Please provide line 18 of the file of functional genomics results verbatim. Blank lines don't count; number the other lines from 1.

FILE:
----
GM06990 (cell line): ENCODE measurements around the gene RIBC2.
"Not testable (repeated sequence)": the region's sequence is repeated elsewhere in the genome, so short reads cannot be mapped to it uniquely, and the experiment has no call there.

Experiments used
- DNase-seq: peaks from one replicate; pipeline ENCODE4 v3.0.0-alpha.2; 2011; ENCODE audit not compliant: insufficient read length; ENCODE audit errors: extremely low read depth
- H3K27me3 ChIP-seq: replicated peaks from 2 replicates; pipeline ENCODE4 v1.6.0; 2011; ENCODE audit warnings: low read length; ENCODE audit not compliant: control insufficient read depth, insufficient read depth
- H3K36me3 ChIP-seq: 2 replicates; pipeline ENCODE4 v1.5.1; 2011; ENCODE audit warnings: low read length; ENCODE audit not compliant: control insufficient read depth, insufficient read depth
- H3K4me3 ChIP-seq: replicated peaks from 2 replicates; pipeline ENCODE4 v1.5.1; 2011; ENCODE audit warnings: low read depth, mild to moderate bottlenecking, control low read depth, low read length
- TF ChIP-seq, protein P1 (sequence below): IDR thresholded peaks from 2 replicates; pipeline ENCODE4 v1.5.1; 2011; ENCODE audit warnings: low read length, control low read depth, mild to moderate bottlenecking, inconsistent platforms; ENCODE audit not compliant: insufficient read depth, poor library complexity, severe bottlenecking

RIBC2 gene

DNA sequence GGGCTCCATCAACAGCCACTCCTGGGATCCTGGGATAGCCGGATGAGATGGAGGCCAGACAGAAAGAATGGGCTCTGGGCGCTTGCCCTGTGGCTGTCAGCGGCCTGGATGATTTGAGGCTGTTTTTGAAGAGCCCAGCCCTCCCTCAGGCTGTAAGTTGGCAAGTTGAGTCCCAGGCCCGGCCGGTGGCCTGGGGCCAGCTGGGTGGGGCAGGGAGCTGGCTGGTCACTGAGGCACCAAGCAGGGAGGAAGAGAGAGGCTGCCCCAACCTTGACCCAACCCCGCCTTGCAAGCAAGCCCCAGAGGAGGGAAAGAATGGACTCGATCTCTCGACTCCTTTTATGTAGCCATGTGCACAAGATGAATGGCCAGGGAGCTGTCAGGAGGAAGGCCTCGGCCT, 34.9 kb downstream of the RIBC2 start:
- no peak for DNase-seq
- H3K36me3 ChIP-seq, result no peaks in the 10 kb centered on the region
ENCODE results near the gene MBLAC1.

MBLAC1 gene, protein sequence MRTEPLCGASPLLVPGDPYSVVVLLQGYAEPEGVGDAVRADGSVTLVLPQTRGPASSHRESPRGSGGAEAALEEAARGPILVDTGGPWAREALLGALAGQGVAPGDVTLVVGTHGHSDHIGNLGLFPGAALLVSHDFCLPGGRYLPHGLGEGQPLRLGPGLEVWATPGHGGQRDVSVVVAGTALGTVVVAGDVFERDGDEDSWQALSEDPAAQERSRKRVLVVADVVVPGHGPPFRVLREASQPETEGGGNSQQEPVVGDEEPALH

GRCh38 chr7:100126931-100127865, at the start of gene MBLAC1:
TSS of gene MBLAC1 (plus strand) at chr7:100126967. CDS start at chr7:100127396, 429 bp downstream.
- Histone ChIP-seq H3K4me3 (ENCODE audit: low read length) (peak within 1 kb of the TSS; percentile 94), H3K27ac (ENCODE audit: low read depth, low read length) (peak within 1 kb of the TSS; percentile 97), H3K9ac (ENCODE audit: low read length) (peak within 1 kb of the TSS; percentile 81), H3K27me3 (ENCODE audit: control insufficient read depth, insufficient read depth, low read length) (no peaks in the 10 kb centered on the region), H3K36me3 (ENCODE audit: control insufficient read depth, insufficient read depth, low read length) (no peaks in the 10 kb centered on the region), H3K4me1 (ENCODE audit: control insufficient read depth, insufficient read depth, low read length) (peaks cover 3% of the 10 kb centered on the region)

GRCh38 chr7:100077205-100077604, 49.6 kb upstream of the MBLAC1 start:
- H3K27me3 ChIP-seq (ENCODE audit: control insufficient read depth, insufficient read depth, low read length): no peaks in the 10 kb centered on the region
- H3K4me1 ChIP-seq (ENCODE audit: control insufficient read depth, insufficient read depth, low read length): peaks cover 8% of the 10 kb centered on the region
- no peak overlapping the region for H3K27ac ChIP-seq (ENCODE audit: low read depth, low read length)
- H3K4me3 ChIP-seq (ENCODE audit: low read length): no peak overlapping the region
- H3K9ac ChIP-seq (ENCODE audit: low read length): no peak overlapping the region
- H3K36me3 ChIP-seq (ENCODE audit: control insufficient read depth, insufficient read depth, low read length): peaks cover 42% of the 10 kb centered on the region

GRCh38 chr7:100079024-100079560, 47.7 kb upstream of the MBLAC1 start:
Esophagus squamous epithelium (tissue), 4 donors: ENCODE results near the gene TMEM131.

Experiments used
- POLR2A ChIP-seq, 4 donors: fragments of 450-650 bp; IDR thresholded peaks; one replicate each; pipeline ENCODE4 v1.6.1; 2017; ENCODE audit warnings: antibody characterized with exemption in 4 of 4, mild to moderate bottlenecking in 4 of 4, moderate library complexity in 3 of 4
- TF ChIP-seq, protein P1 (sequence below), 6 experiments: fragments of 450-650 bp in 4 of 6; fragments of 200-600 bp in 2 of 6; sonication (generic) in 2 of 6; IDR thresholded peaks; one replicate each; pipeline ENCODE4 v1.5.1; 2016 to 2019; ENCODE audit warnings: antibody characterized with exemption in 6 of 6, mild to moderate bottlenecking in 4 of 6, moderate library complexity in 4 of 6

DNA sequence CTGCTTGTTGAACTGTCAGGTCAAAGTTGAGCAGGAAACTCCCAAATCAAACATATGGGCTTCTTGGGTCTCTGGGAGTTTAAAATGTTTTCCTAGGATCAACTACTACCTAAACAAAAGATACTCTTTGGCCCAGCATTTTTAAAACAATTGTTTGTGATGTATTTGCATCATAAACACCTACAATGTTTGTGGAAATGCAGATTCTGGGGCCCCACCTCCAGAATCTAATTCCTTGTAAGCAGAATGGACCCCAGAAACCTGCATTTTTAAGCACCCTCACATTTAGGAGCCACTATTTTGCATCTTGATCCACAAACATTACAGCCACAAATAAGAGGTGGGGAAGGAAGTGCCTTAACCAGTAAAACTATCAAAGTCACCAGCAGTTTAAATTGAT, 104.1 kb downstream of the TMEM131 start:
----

GRCh38 chr7:100077205-100077604, 49.6 kb upstream of the MBLAC1 start: